Second, the additional aspect of the settlement agreement:  SCB was required to “install a monitor for a term of at least two years who will report directly to DFS and who will evaluate the money-laundering risk controls in the New York Branch and implementation of appropriate corrective measures. In addition, DFS examiners shall be placed on site at the Bank.” “The Bank shall permanently install personnel within its New York branch to oversee and audit any offshore money-laundering due diligence and monitoring undertaken by the Bank.”    

As lack of corporate responsibility and ethics by U. S. and foreign corporations escalate, it seems regulators would wake up to the obvious:  slap-on-the-wrist fines are looked on as simply the cost of doing business, and do not serve as deterrents to outright criminal conduct. Has anyone ever considered raising the ante, say whatever the amount gained from illegal/criminal acts becomes the amount of the fine AUTOMATICALLY?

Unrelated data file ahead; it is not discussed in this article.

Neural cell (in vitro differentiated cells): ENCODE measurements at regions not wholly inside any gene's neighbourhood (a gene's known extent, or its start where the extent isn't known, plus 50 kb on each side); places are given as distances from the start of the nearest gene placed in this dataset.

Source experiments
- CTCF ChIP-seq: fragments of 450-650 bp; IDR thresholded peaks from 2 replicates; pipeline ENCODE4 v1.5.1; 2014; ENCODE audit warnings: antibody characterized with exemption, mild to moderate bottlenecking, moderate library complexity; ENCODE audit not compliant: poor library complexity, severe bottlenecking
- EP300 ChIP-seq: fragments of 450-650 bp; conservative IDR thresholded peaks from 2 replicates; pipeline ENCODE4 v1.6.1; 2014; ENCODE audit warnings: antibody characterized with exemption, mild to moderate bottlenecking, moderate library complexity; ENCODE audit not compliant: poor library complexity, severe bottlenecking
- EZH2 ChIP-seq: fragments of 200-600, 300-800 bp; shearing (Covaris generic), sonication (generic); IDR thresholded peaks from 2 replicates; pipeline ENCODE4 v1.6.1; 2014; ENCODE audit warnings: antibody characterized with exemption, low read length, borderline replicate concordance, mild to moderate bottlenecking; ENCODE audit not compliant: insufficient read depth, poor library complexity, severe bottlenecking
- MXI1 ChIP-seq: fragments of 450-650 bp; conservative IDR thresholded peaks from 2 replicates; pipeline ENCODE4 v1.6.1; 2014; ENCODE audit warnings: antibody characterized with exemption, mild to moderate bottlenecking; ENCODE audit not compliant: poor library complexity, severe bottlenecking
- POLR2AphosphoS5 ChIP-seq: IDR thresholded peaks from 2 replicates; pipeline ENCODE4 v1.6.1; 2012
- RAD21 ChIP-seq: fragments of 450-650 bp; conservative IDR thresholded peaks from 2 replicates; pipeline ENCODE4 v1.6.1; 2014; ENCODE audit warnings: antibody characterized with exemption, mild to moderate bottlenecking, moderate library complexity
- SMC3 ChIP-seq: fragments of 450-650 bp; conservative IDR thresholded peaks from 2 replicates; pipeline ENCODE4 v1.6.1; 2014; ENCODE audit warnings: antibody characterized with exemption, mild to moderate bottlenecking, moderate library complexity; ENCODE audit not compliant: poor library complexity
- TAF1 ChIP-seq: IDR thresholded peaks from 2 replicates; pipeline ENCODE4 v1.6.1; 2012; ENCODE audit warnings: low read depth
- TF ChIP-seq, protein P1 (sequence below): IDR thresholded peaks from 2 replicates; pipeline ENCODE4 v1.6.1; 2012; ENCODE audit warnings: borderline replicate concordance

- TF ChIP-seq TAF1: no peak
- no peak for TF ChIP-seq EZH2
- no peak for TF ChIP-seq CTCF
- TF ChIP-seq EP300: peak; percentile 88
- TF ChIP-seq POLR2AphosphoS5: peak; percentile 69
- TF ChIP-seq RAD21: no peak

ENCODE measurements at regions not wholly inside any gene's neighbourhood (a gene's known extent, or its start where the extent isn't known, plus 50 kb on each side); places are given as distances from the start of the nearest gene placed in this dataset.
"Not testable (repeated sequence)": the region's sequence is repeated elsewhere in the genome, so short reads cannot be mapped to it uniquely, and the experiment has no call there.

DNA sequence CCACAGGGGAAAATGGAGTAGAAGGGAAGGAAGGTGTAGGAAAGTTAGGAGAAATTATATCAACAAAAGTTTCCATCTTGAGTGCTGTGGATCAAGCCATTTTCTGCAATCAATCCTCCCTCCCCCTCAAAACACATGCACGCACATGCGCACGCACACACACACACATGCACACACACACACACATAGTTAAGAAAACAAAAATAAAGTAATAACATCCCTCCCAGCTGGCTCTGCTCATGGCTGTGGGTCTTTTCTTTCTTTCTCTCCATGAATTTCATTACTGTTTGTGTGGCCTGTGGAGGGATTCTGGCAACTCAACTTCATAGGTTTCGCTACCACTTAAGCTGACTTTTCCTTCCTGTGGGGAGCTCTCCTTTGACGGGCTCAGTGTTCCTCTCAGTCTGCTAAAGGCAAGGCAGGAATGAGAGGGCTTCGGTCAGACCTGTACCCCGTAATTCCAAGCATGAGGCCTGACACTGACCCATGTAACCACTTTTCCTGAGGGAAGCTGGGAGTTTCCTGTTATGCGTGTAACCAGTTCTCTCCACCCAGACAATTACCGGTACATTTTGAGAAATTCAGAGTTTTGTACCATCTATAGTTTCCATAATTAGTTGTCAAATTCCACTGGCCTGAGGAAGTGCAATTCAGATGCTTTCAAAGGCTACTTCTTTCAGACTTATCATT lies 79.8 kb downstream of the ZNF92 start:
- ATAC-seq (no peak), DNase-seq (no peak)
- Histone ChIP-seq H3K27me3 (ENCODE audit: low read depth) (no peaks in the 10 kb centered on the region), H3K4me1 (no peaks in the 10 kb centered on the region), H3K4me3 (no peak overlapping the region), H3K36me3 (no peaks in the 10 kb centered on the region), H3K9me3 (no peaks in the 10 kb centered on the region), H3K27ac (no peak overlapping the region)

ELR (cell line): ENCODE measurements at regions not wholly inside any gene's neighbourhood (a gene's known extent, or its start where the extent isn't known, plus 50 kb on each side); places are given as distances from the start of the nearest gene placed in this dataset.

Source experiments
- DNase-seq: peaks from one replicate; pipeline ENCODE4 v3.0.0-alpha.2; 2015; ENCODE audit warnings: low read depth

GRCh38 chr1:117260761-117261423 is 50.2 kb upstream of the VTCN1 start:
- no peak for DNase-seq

Of course, to impose such penalties, banking regulations would be subject to real reform which can’t seem to get past (or passed) by that Washington crowd, also known as Congress.


The reader's comments or questions are always welcome. E-mail me The mission of Seeing the Round Corners is to evoke a thought process and interest in becoming better informed and to be skeptical of the headline-grabbing purveyors of information. The writer is a member of the Society of Professional Journalists.